What’s in a number?

Prior to this filing, Tencent had only released one audited music subscriber number – back in Q1 2016 it announced 4.3 million QQ Music subscribers. After that came a succession of press cited numbers that got a lot bigger, but nothing audited. Finally we have a whole collection of numbers to play around with (though see the PS at the end of this post for a health warning on interpreting Chinese company numbers reported in SEC documents).

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In 2016, TME was very much a music company, with music accounting for nearly half of its RMB 4.4 billion revenues. But by 2017 that picture had changed…and some…with just 29% of its revenues classified as ‘online music services’. Online music revenues grew by 47%, which is impressive enough in isolation, but is much slower growth than the rest of the Chinese paid content market. Video, which parent company Tencent is a key player in, is a major growth area. One sub strand of this is social video, where TME is also market heavyweight. Luckily for TME, it has eggs in many baskets. Social video, which largely comprises live streaming in China, contributed to TME’s social entertainment services revenue growing by 253% (i.e. five times more quickly than online music) in 2017 to reach RMB 7.8 billion – 71% of TME’s total RMB 10.9 billion.

This revenue was driven in large part by live streaming services Kugou Live and Kuwo Liveand by social karaoke app Quanmin K Ge, known as WeSing in the west. WeSing is arguably the biggest ‘music’ app many people don’t know about. Music doesn’t play the same cultural role in China as it does in western markets, thanks in part to the legacy of the oxymoronically named Cultural Revolution, which limits the potential opportunity for music services in China. Karaoke, however, is huge, and WeSing does a fantastic job of converting this demand. By putting social centre stage, TME is able to monetise social in a way that would make Facebook green with envy. As TME explains:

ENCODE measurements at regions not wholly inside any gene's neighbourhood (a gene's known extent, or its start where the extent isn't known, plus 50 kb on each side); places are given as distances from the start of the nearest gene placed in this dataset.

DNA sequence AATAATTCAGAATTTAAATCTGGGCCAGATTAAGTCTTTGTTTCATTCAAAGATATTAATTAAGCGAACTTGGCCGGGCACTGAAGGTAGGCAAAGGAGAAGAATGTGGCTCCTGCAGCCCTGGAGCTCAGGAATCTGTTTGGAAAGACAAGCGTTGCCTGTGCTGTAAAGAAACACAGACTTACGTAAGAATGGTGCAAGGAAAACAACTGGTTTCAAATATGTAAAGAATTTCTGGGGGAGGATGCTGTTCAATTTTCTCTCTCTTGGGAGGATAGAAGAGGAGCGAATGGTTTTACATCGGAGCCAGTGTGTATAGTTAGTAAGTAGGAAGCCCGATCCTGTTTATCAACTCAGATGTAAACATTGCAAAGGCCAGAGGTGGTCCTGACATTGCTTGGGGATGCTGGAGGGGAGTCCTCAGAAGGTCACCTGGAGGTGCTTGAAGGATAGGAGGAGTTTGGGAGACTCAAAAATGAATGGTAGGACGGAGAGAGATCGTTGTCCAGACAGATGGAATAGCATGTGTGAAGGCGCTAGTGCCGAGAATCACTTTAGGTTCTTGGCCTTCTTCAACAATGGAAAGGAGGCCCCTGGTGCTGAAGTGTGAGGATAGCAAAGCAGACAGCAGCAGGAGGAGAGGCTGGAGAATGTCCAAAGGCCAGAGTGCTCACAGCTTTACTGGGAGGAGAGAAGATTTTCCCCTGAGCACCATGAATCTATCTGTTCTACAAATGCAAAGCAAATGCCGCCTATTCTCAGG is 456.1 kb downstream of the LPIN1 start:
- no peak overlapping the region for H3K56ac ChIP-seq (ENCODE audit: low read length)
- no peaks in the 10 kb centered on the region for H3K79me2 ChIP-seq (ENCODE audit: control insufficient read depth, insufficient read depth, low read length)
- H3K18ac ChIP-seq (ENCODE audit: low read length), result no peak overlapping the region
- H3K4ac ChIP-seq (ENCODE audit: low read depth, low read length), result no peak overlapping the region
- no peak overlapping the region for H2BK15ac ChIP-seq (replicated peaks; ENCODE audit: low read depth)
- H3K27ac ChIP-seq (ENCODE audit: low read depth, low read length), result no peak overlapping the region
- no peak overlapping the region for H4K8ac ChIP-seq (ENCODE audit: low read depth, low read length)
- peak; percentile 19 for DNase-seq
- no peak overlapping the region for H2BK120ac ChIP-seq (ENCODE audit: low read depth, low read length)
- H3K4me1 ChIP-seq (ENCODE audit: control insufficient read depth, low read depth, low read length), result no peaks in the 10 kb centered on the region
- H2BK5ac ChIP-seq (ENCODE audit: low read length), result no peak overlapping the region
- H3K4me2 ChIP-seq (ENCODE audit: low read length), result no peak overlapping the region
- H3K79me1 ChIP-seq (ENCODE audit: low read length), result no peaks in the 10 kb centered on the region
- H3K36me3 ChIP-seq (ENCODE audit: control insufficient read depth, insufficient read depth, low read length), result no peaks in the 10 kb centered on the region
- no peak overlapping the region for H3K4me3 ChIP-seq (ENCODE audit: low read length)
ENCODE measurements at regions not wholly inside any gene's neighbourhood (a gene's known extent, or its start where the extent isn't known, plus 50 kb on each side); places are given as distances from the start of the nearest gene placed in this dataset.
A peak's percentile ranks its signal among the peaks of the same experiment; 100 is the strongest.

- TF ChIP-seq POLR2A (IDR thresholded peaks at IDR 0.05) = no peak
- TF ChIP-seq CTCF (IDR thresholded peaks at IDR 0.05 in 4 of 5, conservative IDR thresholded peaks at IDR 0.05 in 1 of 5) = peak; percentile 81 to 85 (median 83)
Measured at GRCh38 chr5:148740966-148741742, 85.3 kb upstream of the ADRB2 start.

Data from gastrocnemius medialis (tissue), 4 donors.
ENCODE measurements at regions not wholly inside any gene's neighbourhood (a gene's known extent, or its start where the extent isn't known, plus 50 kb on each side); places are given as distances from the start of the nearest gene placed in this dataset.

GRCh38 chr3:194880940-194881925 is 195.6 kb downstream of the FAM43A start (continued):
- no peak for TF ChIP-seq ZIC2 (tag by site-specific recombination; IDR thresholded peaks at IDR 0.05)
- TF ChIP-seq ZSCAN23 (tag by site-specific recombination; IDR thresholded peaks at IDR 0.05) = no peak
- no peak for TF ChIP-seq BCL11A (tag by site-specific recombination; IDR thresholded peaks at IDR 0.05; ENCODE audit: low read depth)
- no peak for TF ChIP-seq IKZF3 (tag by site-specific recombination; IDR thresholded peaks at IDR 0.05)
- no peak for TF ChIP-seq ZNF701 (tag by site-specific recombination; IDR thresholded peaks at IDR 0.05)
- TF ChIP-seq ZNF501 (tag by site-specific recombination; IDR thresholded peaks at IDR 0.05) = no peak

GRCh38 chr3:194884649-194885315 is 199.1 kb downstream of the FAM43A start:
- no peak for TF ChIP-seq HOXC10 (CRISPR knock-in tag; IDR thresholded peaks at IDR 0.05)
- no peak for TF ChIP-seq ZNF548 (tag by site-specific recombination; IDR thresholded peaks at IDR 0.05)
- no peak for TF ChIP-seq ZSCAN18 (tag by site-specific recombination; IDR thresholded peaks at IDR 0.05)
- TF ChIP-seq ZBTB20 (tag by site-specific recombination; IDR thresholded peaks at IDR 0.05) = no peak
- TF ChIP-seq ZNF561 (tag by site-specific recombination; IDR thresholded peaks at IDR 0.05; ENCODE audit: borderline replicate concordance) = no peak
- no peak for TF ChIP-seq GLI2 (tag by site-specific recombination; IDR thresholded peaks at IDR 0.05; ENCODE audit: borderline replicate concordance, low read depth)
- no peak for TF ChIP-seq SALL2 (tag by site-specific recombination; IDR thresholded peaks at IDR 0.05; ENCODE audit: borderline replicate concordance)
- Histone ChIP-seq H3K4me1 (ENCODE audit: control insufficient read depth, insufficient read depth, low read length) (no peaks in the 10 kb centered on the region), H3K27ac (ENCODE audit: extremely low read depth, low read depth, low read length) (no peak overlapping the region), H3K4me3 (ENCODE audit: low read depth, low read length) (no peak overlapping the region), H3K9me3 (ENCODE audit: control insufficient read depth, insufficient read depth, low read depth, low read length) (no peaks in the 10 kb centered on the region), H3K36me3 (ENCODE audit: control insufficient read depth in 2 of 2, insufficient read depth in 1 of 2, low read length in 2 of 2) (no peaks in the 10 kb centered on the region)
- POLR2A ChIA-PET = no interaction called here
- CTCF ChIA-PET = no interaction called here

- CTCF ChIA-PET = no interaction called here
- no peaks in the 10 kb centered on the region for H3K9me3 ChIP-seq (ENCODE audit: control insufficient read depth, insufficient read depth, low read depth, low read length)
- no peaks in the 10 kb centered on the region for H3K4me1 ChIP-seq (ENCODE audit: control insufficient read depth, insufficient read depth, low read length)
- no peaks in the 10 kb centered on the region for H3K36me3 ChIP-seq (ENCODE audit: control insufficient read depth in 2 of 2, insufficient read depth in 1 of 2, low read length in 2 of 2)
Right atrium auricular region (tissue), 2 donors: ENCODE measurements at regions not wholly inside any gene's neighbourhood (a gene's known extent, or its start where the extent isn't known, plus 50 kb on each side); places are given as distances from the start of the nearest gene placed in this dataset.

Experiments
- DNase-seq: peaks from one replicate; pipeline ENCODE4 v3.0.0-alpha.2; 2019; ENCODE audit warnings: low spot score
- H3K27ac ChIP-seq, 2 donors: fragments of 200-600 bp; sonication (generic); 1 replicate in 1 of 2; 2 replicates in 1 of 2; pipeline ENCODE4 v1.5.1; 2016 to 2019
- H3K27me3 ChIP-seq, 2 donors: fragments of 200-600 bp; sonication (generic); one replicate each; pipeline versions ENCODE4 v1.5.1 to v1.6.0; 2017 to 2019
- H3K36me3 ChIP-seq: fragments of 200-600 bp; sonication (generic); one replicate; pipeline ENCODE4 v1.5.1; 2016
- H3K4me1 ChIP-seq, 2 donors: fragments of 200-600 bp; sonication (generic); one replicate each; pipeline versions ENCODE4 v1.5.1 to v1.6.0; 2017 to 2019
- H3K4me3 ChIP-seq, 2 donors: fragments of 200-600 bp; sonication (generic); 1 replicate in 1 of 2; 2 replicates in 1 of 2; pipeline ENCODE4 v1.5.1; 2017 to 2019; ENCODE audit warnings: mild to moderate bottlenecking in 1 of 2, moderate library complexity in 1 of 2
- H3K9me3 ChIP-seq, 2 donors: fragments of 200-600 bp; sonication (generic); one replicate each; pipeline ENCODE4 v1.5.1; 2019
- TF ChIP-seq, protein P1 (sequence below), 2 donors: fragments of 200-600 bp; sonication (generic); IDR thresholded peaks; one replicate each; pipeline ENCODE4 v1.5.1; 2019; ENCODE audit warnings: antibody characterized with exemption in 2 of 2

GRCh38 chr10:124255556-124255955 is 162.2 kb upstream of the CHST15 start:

“We provide to our users certain subscription packages, which entitle paying subscribers a fixed amount of non-accumulating downloads per month and unlimited “ad-free” streaming of our full music content offerings with certain privilege features on our music platforms.

We sell virtual gifts to users on our online karaoke and live streaming platforms. The virtual gifts are sold to users at different specified prices as pre-determined by us.” 

Putting social centre stage

But TME’s social skills are not limited to WeSing. Social seeps from virtually every pore of its music services, with features such as likes, comments, shares, ability to create and share lyrics posters from a song, ability to sing along to songs, see local trending tracks, get VIP packages etc. TME has worked out how to bake true social behaviour into the centre of its music services in a way few western companies have (YouTube and Soundcloud are rare exceptions). Both Soundcloud and YouTube built their services without having to play by the record label rule book. Read into that what you will.

The social power of TME’s end-to-end social music offering is illustrated by this case study: